The Student’s Desk

That we may know Christ

A Virtual Tour Around Corinth: Understanding Paul’s Correspondence as a Whole and its Application

The Apostle Paul wrote to the church in the city of Corinth – a busy metropolitan cross road in the Roman Empire on the modern-day Greek peninsula. In his correspondence, he gave all sorts of encouragements, exhortations, rebukes and corrections. But the verse I find most amazing in all of Paul’s correspondence with the believers at Corinth is 1 Cor 1:10. Actually, it’s really only one word I find amazing – “brothers” (inclusive of women, please remember). This is not a mere formality, as a title may be used at the start of a letter. Paul refers to this group of believers as “brothers” another 20 times in his correspondence.[1] Paul is identifying himself with the believers in Corinth as sharing the same faith. By referring to the Corinthians as “brothers”, Paul is effectively saying, “Hey, I’m one of you guys!”. To understand why this was so amazing for Paul to refer to these believers in Corinth as brothers, we need to take a “virtual tour” of Corinth, and survey all that’s going on according to Paul’s correspondence. Perhaps you’ve seen some of these things before. But it also could be that you haven’t seen all of these scenes in one go before. So, buckle up. This is going to be quite a ride! 

At our first stop, we can see the vigorous competition of the popularity contest where various Christian leaders would be pitched against each other by their followers in a bid for social supremacy (1 Cor 3:4). The problem here is these divisions gave the impression that messages about the Gospel were distinct and there was no commonality between them.

At our next stop, we find sexual immorality going on. In fact, one man is said to be having sex with his father’s wife (5:1). The exact issue isn’t clear – whether it’s his mother or his father has remarried due to divorce or death. In any event, such relations were forbidden in both Jewish and Pagan traditions. Others had trouble controlling their sexual urges (7:9), while at the other end of the spectrum some took an ascetic approach and were avoiding sex (vv. 2–6).

At our next stop, we find believers suing the pants off each other in law courts (6:1–8). This was little more than one-upmanship. A way of gaining social status just as following different leaders was. The problem was, this hardly reflected the sanctification and justification they had received from Jesus (v. 11).

At our next stop, a non-believer has been inviting believers around for a BBQ (8:1–13). This was fine, until it was discovered that the BBQ meat had been part of a pagan sacrifice. Some believers were uncomfortable about this (v. 7). They didn’t want to give any validation to pagan beliefs, so from their own conscious, they refrained from eating the meat. Other believers were quite happy to eat the meat. They knew that pagan deities were nothing more than a fairytale (v. 5). What was the harm (v.8)? But for these people, their knowledge was more important than the impact that the actions had on others. So, they were actually causing the others to go against their conscious and stumble. In fact, some were even partaking in the sacrifice itself (10:14–22). This kind of thing just confuses God with demons (vv. 19–22) rather seeing him glorified in all things (v. 31).

At our next stop, there is some issue around the length of hair and head coverings (11:2–16). It’s not quite clear, but the best suggestions would seem to revolve around the flouting of conventional distinctions between men and women in terms of dress. While Paul teaches against conforming to the world (Romans 12:2), he is not interested in causing unnecessary offence by departing from social conventions.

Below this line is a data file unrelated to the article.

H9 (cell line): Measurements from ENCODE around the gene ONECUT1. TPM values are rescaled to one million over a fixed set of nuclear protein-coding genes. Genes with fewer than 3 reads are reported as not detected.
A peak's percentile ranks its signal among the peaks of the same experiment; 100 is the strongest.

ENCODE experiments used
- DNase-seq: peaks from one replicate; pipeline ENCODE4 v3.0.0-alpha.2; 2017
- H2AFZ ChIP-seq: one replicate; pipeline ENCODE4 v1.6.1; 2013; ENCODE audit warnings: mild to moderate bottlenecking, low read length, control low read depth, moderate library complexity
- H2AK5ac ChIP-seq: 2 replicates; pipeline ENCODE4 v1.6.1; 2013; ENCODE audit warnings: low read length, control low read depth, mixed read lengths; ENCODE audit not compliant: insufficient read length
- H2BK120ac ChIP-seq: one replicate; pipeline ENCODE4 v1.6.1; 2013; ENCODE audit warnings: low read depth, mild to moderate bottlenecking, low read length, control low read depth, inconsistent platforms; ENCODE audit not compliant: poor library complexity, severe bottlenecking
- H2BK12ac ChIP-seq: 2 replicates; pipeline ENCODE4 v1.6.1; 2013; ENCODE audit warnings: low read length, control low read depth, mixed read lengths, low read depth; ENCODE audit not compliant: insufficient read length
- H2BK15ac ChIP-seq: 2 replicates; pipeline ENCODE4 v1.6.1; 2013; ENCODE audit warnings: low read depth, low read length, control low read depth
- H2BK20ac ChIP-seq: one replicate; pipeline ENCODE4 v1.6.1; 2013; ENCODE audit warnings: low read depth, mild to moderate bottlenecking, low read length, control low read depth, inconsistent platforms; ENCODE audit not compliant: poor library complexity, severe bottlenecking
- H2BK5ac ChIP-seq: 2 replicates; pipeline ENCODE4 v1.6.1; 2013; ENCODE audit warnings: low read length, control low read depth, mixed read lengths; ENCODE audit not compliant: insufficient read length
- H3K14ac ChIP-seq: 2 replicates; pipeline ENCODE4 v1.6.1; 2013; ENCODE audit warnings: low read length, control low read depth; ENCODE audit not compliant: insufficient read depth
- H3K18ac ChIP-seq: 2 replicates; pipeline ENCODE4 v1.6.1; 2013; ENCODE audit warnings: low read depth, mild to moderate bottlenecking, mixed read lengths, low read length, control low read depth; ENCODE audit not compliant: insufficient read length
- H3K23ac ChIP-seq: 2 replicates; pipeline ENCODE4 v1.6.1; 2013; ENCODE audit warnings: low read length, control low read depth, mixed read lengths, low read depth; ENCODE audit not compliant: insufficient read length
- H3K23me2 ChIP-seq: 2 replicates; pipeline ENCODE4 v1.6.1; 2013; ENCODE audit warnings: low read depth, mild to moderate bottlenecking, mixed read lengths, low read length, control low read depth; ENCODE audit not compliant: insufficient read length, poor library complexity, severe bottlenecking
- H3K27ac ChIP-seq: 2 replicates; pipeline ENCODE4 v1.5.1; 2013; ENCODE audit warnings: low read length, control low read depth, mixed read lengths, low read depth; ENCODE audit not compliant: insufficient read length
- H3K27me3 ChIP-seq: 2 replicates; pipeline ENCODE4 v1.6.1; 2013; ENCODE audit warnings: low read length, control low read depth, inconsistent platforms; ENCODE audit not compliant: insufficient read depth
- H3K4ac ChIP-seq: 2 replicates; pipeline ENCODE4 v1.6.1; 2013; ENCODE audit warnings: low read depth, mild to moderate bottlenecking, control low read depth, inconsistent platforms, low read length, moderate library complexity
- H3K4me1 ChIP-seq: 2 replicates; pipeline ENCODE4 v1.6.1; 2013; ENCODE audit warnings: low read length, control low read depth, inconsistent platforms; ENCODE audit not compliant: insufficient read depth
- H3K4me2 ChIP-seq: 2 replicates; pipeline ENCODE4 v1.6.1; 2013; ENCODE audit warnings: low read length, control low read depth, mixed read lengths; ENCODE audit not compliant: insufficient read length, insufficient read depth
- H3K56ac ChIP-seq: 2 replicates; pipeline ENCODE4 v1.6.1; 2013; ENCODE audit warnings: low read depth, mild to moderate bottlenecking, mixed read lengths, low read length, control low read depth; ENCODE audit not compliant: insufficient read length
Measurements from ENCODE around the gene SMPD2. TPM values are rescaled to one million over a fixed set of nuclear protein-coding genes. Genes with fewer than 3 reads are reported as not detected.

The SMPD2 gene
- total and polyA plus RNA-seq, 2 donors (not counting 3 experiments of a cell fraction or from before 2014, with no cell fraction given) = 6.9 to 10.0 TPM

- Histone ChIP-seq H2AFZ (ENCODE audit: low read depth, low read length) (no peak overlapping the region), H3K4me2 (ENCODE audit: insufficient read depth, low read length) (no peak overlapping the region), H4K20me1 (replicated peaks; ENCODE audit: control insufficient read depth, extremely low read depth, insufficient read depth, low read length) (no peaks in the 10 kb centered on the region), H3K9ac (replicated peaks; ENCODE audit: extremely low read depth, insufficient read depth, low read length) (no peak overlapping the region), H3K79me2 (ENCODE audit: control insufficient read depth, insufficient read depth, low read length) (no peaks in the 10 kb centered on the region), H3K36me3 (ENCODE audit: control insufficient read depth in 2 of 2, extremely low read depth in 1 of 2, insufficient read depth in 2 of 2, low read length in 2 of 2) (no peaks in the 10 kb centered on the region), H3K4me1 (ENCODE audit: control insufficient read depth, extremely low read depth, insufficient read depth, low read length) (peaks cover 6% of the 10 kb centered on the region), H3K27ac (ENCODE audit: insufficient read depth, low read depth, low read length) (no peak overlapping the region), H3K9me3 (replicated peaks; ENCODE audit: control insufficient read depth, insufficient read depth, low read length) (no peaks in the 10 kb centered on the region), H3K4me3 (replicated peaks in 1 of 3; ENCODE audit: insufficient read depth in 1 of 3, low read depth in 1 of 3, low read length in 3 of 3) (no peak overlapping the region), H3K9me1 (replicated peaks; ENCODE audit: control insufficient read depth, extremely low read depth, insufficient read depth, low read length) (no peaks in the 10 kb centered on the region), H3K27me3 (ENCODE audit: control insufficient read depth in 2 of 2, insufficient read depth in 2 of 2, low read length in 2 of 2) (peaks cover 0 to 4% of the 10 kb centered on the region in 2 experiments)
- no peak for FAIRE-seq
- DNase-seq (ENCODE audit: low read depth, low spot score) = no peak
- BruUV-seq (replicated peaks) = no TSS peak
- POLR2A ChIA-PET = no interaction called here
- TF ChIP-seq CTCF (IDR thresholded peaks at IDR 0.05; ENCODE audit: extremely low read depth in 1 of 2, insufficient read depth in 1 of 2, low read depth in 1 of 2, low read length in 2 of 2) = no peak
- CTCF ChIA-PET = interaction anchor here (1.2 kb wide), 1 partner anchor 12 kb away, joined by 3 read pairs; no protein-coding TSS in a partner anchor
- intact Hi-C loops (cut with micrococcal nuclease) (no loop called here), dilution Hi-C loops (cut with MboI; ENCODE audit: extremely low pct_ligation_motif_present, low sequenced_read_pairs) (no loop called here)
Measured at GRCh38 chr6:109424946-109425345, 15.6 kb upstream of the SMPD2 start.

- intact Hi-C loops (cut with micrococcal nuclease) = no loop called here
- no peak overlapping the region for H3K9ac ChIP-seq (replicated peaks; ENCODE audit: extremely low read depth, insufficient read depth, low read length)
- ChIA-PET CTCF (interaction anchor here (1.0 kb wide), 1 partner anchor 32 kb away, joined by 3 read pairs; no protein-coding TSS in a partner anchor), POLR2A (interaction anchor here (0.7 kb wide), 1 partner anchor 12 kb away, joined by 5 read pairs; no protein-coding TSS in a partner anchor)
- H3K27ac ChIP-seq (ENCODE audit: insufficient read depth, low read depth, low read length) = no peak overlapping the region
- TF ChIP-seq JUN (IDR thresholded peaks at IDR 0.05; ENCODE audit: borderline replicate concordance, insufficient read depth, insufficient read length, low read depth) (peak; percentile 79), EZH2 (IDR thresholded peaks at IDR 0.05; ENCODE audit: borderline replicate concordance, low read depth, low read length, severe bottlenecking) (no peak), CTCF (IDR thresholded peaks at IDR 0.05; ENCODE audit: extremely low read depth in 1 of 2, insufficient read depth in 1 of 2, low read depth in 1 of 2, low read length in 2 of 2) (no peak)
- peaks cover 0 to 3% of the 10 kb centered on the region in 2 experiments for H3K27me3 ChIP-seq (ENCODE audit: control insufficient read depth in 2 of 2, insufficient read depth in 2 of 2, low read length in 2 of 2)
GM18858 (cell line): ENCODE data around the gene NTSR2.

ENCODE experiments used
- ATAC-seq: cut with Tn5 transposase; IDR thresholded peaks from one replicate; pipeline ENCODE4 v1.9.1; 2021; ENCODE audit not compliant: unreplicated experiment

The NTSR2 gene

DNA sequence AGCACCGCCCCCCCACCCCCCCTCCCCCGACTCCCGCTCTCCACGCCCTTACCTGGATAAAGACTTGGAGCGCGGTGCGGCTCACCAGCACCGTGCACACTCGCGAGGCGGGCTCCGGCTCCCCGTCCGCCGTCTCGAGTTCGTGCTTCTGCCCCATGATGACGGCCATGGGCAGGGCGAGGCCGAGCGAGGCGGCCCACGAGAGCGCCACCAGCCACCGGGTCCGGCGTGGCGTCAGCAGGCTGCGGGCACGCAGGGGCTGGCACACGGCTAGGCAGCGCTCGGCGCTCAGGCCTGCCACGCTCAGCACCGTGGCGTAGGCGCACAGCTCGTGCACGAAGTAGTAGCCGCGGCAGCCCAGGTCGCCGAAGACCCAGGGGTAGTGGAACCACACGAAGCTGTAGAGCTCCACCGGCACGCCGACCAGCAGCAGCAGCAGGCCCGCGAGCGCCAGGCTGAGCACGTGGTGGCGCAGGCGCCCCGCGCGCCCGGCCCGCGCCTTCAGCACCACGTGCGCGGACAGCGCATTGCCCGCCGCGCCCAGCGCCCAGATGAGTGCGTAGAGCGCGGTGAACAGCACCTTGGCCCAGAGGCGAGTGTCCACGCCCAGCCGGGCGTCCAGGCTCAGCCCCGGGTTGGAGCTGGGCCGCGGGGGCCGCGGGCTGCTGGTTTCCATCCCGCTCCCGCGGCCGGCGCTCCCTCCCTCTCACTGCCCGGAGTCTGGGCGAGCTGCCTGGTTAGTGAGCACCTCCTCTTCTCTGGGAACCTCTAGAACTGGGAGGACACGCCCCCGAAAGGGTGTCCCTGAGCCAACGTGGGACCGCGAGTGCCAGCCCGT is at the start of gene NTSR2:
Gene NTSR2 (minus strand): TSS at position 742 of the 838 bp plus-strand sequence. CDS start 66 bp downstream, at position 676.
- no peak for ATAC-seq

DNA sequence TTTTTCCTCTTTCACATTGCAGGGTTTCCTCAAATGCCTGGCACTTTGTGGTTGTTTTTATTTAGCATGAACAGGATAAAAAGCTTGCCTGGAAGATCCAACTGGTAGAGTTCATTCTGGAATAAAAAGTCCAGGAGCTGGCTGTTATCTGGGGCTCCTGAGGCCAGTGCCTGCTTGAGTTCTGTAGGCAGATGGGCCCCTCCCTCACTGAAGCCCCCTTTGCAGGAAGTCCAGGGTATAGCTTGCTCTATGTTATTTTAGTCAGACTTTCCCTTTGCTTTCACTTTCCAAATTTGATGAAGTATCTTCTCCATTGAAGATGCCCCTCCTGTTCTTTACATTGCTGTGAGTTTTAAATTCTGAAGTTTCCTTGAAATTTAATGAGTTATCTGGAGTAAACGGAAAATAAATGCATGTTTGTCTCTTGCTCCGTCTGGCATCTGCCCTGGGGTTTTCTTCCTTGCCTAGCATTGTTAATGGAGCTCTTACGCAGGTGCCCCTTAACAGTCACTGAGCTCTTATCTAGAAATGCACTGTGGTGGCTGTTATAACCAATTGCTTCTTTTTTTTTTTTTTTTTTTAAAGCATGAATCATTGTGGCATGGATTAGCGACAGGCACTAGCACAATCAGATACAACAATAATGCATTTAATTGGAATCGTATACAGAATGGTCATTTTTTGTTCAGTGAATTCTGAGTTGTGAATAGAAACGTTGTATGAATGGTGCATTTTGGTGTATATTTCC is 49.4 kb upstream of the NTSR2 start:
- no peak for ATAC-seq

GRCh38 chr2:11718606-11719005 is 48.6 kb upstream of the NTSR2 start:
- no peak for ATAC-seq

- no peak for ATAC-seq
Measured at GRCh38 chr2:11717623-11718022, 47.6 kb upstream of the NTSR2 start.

At our next stop, there’s a celebration of the Lord’s Supper (1 Cor 11:17–33). That sacramental meal that calls to remembrance and proclaims the death and resurrection of Jesus for the forgiveness of sin, and on that basis a new community of grace would be formed. I need to tell you that this is what they are celebrating because you would never know from their behaviour. You see, some are stuffing their face with bread while others go hungry, and others are getting plastered on the wine while others go without. I know it’s hard for us moderns to imagine how someone can stuff their face with a solitary crouton and become drunk on a thimble of grape juice. But we need to remember that this was a full meal with real alcoholic wine. It would seem they were clambering over each other as the more “spiritual” members helped themselves to the bread and wine leaving the “not so spiritual” members in their wake. So much for being a community of grace! No wonder Paul said, “When you come together, it is not the Lord’s supper that you eat.” (v. 20). What a mess! 

At our next stop, we come to the main event – the “Spiritual Olympics” (12:1–30)! Well, that’s what we might as well call it. All of them are trying to outdo each other in the spiritual gifts department. The disturbing thing is their exercising of spiritual gifts is more akin to non-believers than anything reflecting the gospel (v. 2). It would appear that some are identifying with their gift more than the giver. That they are deriving their worth from their giftedness rather than the love of God vividly expressed in Jesus’ blood. It’s all fun and games until someone is left out. That’s right, the highly gifted believers thought they could actually do without some of the less gifted believers. For these highly gifted believers, exercising their gifts is never about service or helping those who were less gifted. It’s all about showing off and climbing the “spiritual ladder”. It’s just a shame no one realises that first place is also a booby prize.